Study Reports Higher Health Care Costs
Thursday, February 15, 2007 1:01 PM

A group of researchers conducted a longitudinal study from 2003-2006 in an attempt to analyze health care costs for women who have experienced intimate partner violence (IPV) as compared to women who have never experienced intimate partner violence.  The findings, published in the American Journal of Preventive Medicine, indicate more frequent utilization of health care services and higher health care costs for women who have ever experienced intimate partner violence.

Though most of the women were not currently facing IPV, nearly half of the women surveyed reported having ever experienced it. Women were separated into four categories indicating the timing of their experiences.  The data analysis indicated, on average, that women who experienced such violence had higher levels of health care utilization and costs across cohorts.  Interestingly, even women who were no longer experiencing IPV or had not for long periods of time, still had higher health care costs than the women who had never experienced IPV.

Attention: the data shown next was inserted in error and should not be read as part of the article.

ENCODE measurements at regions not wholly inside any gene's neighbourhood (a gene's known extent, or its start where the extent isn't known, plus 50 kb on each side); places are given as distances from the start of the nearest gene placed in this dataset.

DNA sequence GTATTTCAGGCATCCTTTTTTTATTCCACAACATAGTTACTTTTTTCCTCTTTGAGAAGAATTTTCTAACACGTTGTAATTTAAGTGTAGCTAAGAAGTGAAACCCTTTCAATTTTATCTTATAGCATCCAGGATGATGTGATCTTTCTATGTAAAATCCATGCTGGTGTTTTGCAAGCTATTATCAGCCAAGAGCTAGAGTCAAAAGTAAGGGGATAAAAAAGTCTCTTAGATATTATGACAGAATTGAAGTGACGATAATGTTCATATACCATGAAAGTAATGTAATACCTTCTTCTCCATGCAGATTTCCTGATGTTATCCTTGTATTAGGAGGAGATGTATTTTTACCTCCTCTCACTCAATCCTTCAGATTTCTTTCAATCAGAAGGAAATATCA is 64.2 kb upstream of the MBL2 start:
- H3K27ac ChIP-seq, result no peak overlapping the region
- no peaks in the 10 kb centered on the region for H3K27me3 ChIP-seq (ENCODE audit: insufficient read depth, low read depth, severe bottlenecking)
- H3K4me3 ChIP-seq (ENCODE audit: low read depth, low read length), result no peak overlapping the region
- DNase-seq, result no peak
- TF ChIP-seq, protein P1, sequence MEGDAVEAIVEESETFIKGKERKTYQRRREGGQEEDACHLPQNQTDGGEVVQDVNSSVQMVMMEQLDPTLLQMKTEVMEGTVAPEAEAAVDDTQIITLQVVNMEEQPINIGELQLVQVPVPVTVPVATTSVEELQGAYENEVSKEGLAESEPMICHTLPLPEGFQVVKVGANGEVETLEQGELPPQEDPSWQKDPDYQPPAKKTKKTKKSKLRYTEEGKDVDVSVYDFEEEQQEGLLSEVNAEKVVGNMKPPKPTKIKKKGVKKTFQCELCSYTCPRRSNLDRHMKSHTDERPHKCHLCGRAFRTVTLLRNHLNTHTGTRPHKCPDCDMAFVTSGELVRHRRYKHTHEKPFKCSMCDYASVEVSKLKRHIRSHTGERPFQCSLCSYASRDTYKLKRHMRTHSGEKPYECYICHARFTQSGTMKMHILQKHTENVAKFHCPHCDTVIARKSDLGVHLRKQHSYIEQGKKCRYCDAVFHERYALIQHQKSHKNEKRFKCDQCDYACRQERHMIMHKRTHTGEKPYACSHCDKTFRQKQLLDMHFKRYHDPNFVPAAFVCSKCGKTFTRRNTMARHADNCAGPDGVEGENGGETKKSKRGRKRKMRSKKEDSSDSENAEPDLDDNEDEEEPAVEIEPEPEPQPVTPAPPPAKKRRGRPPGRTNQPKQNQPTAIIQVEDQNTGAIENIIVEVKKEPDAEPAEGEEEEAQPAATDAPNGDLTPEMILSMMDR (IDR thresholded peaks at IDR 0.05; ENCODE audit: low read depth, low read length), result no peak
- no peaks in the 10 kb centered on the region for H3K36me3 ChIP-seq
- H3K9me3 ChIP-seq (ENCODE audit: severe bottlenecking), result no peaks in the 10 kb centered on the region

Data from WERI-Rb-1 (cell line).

The study indicates there is a high demand on public health resources because of the prevalence of IPV.  Besides the obvious effects on women surviving violence, the study serves as an indicator for service providers to improve and increase systems that create programs for IPV intervention.

Compiled from: Rivera, Frederick, MD. MPH, et. al "Health Care Utilization and Costs for Women with a History of Intimate Partner Violence" American Journal of Preventive Medicine  32, 2(February): 89-96.